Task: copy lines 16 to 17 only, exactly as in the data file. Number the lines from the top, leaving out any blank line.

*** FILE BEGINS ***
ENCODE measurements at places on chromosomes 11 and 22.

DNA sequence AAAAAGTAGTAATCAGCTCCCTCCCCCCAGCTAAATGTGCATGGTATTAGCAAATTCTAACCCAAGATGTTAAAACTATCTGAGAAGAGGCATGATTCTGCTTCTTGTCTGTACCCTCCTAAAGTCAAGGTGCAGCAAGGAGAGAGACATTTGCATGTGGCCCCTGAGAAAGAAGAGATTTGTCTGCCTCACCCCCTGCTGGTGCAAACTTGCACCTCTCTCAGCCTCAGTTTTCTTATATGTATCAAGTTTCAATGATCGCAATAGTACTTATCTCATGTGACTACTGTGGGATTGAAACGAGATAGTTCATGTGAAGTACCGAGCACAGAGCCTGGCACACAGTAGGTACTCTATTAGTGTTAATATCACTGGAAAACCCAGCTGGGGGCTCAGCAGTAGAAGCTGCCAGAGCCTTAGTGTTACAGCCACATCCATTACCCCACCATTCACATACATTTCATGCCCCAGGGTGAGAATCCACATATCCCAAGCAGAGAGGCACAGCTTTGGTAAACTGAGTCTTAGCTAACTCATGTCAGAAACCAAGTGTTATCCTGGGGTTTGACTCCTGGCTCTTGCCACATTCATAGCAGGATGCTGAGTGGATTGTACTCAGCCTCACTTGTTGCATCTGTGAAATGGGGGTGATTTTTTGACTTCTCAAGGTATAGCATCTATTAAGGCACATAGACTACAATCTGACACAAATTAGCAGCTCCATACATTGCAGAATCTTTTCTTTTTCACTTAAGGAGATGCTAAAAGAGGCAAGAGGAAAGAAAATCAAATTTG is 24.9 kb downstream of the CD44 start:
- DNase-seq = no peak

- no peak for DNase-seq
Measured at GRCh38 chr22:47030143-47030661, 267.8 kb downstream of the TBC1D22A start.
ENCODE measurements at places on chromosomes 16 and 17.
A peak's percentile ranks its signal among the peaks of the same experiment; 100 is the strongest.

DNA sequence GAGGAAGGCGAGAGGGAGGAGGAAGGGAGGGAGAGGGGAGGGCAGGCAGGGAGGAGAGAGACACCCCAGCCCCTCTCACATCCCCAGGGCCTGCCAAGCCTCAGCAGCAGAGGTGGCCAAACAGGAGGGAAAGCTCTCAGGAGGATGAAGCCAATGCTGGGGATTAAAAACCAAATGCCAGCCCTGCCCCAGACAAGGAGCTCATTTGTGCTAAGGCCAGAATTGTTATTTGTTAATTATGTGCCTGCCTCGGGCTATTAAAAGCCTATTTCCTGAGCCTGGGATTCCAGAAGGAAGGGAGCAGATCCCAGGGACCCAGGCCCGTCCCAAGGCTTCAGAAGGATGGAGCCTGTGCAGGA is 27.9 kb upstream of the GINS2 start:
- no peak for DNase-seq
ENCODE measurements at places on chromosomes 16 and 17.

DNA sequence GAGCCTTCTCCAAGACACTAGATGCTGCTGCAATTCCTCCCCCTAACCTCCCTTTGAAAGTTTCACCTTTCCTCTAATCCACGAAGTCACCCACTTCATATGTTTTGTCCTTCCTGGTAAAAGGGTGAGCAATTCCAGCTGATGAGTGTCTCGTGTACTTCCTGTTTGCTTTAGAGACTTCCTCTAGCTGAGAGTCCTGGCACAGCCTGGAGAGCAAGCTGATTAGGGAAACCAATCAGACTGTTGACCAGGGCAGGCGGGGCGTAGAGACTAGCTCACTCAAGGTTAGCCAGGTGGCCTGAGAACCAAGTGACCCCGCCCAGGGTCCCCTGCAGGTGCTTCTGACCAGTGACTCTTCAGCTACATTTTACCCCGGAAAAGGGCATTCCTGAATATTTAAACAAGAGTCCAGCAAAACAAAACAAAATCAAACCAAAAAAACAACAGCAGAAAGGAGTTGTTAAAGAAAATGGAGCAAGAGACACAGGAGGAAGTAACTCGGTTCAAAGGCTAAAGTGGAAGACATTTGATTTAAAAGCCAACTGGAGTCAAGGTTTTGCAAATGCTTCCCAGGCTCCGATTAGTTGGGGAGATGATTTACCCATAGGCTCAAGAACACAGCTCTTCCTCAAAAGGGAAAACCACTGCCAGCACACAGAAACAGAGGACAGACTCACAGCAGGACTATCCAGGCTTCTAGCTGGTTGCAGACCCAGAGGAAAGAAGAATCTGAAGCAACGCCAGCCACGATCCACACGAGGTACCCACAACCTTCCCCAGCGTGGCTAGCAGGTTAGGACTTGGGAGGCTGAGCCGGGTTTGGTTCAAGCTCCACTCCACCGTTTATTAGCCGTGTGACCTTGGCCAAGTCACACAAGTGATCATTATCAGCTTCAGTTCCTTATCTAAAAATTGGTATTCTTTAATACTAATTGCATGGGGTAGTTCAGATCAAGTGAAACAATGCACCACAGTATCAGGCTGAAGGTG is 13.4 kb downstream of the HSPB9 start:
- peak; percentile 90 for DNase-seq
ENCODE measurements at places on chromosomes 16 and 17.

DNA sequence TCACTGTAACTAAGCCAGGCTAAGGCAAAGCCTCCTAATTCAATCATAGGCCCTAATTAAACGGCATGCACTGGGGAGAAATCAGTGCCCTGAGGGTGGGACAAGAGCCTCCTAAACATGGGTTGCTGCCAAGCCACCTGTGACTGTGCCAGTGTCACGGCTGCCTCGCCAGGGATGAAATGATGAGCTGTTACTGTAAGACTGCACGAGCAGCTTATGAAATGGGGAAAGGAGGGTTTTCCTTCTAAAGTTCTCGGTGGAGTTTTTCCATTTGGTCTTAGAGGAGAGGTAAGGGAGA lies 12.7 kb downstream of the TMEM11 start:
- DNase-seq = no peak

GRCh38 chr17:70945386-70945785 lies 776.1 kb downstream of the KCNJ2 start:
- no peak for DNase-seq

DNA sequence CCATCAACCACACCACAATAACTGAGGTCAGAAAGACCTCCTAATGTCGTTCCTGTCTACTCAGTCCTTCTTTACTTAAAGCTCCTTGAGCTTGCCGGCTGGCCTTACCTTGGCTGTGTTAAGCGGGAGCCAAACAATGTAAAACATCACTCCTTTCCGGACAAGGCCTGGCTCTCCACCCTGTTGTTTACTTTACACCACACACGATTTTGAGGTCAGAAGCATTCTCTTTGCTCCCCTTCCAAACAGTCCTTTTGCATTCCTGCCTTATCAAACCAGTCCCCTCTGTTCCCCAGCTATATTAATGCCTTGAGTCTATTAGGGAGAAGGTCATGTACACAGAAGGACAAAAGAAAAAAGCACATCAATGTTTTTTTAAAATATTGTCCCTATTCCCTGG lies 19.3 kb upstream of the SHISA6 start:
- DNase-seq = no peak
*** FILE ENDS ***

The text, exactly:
GRCh38 chr17:70945386-70945785 lies 776.1 kb downstream of the KCNJ2 start:
- no peak for DNase-seq